collaborative projects every four or five years, if they are
persistently plagued by funding flow, the market catches
But ours is a tale with an
IF YOU ask
Joseph Weiss, IAI president and chief executive, it’s
already a feel good story, and much like good wine, Weiss
says the story only gets better with time.
we’ve done since the Camp David days, when less than a
handful of countries could utter the word ‘space.’ We dived
into an empty pool and slowly and surely, without budget,
here we are: one of only eight or nine in the world who can
really deliver a turnkey project to design, develop,
manufacture, launch, operate and of course maintain the
satellite throughout its life.”
acknowledged many disappointments and missed opportunities.
Among them, failure to translate the performance of the
indigenous Shavit launcher into a business success; a failed
joint venture with state-owned Rafael to develop
micro-satellites weighing less than 120 kilograms; and
competitions lost in Turkey.
chief insists the firm’s earth imaging sector is not only
surviving, but profitable, due to steady work from the
Defence Ministry and occasional export orders. “Now I’m not
saying its billions. That will take some time. Perhaps we’ll
need some partners.”
Ofek 11, which was recently sent into space, two other
IAI-built imaging satellites – one of the French Space
Agency and another for the Italian Space Agency – are
planned for launch in 2017. The firm is also building, as
noted, the Eros C and at least two more successors to Ofek
11. As for new business, IAI is eyeing Brazil, Chile,
Columbia and Mexico, among others.
upbeat is Isaac Ben-Israel, a retired major general and
former head of the Defence Ministry’s Research and
Development Directorate who now serves as chairman of the
Israel Space Agency.
led the effort to vector for commercial and civil space the
approximately $ 80 million that the government invests
annually in its military space program. He maintains that
every dollar the government invests in space can yield fruit
15 times more than initial investment.
telling you that with $100 million investment, we can get to
$1.5 billion, which is about 1 percent of the global space
market. This year, the global space sector is about $200
billion all told – products and services – and all I want to
get is one percent.”
ESHED, our protagonist from the beginning of this tale,
refuses to stop dreaming big. He’s now pushing to develop a
world-leading sector for nano-satellites, each comprising
several units weighing one-to-10 kilograms programmed to
operate in small clusters or even huge swarms.
gathering inter-ministerial government support for a
national program called “Israel 70,” which aims to launch 70
such satellites built by 70 different local schools to mark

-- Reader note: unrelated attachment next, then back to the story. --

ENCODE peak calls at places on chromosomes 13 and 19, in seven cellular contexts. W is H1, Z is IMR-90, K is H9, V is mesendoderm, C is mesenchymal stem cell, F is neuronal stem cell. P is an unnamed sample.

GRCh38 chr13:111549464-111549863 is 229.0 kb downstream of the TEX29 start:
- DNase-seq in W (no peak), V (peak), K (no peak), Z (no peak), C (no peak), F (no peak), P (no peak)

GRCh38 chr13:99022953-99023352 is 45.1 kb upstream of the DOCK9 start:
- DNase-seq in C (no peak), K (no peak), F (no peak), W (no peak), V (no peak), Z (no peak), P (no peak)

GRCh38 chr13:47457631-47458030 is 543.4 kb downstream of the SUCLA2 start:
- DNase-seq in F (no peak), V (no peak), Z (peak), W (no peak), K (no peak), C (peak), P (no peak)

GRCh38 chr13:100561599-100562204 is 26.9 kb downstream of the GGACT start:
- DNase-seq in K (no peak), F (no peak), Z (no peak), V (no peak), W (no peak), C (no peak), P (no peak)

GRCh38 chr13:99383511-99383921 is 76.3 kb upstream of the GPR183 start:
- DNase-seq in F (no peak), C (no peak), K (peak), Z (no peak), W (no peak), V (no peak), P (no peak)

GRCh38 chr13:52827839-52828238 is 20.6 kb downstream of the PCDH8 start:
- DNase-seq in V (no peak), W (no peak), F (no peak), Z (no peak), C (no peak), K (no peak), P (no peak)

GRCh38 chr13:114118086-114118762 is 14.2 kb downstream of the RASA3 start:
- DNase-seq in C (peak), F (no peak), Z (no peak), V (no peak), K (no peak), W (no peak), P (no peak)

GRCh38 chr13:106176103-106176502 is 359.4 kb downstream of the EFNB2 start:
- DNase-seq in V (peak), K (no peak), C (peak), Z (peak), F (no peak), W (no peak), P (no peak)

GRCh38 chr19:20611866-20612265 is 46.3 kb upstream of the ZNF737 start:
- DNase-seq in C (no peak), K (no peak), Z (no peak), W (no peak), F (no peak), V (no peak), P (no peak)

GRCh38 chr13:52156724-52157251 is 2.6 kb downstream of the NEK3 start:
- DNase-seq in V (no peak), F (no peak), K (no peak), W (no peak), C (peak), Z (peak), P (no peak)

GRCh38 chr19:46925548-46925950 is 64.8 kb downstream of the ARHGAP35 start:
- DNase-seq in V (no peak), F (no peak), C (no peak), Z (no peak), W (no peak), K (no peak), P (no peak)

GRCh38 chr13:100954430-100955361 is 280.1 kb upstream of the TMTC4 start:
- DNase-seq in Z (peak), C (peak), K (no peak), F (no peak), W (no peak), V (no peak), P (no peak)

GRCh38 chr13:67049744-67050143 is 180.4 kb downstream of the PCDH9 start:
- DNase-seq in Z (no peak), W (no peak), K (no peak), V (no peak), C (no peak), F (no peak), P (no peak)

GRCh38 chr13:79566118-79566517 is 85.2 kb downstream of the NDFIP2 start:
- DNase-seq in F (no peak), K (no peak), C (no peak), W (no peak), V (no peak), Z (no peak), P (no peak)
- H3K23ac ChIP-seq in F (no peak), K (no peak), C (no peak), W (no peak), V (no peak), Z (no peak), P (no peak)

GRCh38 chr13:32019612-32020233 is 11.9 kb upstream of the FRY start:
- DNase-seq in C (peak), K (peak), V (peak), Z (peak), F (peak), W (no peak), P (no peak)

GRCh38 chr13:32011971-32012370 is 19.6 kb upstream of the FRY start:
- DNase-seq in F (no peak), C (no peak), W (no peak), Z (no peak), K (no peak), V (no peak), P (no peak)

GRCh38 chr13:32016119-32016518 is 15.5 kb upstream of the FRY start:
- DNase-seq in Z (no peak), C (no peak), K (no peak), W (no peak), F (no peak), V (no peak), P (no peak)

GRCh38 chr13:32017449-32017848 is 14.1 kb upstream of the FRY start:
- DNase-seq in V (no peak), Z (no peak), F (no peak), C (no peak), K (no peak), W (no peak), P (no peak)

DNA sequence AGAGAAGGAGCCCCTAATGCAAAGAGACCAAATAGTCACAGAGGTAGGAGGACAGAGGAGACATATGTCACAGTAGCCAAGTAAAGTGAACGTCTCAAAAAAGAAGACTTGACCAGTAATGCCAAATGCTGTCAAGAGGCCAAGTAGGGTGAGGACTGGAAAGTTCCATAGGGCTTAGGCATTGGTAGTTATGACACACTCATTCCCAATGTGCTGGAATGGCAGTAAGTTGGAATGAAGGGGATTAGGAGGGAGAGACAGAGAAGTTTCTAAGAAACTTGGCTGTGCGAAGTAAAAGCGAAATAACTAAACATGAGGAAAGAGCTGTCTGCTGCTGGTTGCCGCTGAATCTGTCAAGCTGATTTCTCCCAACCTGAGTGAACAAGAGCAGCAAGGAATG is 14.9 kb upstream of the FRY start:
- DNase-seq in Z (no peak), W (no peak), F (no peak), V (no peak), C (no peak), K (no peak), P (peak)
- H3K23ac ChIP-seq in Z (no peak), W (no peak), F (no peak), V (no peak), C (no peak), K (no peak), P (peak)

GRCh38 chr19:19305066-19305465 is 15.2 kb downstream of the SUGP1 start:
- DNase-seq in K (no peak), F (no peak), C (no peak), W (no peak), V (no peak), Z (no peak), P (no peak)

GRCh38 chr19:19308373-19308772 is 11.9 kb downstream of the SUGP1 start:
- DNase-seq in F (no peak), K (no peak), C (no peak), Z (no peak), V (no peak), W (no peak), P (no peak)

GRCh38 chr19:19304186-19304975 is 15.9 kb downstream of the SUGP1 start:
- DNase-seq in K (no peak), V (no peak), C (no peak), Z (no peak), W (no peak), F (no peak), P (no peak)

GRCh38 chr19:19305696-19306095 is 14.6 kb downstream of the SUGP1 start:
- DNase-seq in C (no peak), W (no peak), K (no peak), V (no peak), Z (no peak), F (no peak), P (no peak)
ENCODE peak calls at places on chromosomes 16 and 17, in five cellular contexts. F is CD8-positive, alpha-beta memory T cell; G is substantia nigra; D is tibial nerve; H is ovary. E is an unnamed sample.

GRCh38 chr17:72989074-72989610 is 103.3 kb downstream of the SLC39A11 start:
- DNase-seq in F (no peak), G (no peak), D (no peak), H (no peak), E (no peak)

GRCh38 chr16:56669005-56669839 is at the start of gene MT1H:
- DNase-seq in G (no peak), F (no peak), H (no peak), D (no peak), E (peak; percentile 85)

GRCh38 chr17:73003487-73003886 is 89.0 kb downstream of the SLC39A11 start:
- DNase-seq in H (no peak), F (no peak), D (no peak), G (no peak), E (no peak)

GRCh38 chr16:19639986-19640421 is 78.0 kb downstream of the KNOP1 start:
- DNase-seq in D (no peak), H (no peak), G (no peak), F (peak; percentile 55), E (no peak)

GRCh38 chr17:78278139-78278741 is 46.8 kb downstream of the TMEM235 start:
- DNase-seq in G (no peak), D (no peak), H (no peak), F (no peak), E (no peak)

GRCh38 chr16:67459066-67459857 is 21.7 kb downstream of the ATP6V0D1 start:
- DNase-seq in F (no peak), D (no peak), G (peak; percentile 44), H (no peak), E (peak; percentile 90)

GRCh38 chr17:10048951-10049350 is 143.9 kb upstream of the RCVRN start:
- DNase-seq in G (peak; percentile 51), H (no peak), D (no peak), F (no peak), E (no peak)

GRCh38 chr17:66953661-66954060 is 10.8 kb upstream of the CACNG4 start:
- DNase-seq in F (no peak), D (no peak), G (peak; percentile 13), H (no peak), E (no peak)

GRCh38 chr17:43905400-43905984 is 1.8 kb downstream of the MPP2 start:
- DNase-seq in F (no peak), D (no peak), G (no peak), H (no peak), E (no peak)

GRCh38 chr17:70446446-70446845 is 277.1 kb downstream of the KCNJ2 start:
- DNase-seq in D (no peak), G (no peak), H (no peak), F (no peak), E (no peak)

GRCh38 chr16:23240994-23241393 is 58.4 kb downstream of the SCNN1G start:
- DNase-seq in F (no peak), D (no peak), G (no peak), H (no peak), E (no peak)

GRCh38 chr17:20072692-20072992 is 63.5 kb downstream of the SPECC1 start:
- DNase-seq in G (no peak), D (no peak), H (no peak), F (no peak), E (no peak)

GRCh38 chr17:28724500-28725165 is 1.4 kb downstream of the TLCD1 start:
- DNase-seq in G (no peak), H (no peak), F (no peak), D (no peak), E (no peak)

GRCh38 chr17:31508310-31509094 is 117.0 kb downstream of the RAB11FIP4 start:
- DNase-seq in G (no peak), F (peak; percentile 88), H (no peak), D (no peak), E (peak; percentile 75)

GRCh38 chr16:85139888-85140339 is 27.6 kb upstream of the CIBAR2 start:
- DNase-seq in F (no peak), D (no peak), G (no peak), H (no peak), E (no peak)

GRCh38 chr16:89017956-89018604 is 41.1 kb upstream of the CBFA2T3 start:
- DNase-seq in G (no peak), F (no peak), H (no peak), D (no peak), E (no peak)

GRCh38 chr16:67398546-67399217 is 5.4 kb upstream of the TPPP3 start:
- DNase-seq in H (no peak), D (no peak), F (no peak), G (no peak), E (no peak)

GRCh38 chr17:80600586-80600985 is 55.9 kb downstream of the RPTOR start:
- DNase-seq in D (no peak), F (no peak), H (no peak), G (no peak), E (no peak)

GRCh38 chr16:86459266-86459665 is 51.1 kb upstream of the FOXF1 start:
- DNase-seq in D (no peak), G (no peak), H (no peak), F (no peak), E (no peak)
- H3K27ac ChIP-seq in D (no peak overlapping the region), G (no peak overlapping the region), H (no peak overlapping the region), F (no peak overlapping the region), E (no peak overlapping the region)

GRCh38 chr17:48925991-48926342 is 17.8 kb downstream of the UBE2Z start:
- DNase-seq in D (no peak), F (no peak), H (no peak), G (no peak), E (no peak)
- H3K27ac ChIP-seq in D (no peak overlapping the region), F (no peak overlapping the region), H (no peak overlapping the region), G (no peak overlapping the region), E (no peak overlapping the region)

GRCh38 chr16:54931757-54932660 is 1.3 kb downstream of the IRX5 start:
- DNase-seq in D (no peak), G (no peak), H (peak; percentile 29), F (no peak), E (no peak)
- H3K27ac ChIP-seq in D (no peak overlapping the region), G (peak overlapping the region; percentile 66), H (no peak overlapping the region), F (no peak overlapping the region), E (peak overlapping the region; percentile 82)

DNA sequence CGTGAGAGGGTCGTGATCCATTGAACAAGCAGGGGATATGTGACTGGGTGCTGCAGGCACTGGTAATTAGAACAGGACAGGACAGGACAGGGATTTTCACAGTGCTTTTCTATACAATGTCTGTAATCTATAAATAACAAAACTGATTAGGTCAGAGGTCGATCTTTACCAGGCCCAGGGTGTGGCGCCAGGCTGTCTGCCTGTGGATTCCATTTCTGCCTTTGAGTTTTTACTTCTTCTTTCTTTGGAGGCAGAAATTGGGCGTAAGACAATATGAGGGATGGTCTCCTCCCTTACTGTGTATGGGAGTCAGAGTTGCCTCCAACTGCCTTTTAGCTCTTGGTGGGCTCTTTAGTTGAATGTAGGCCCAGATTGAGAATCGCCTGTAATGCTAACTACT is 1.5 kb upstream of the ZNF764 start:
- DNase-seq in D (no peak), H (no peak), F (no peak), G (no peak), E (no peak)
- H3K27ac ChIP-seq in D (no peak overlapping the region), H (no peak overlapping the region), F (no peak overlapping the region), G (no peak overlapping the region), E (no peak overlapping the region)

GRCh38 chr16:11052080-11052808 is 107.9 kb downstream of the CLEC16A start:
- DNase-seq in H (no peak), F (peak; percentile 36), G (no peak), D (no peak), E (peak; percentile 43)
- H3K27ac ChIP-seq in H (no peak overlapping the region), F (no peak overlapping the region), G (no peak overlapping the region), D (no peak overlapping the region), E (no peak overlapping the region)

Israel’s 70th birthday in 2018.
swarm of 2000 nano-satellites working coherently together;
you can get a huge aperture telescope far larger than the
sum of their individual parts.”
acknowledges that this vision is yet not widely shared by
Weiss and other big players in Israeli industry.
insists Israeli industry salvation will not be achieved with
more and better of the same, but by a whole new class of
capabilities for government, commercial and scientific
has all the means of becoming the world’s fourth or fifth
leading power in space… We have the manpower, we have the
technology, we have 30 years of heritage, and that’s the
direction I’m trying to move us in,” said Eshed.
dream the dream as long as it does not contradict the laws
of physics. You may need to be courageous; even a little
crazy, but that’s what happened with Oz and Ofek. It’s the
The latest satellit "ofek 11"
Ofek-11, also known as Ofeq 11, is
part of the Ofeq family of reconnaissance satellites
designed and built by Israel Aerospace Industries (IAI) for
the Israeli Ministry of Defense.
was launched on 13 September 2016 from Palmachim Airbase in
Israel, two years after the launch of Ofek-10. It was
delivered using a Shavit launcher. Compared to its
predecessor, the new satellite features an improved version
of El-Op's "Jupiter High-Resolution Imaging System", with
resolution increased to 0.5 meter, and uses a new satellite
platform - OPSAT-3000 - which is a derivative of the
satellite bus used in TecSAR.
to reports the launch initially looked like a success, but
about 90 minutes later, engineers realized that while the
satellite had entered orbit, not all systems were
functioning or responding to instructions. However, after
several days of remote repairs, the satellite was
operational and taking high-quality pictures.
been reported that South Korea is considering utilizing the
satellite to obtain reconnaissance on North Korean
Research Torolf Karlsen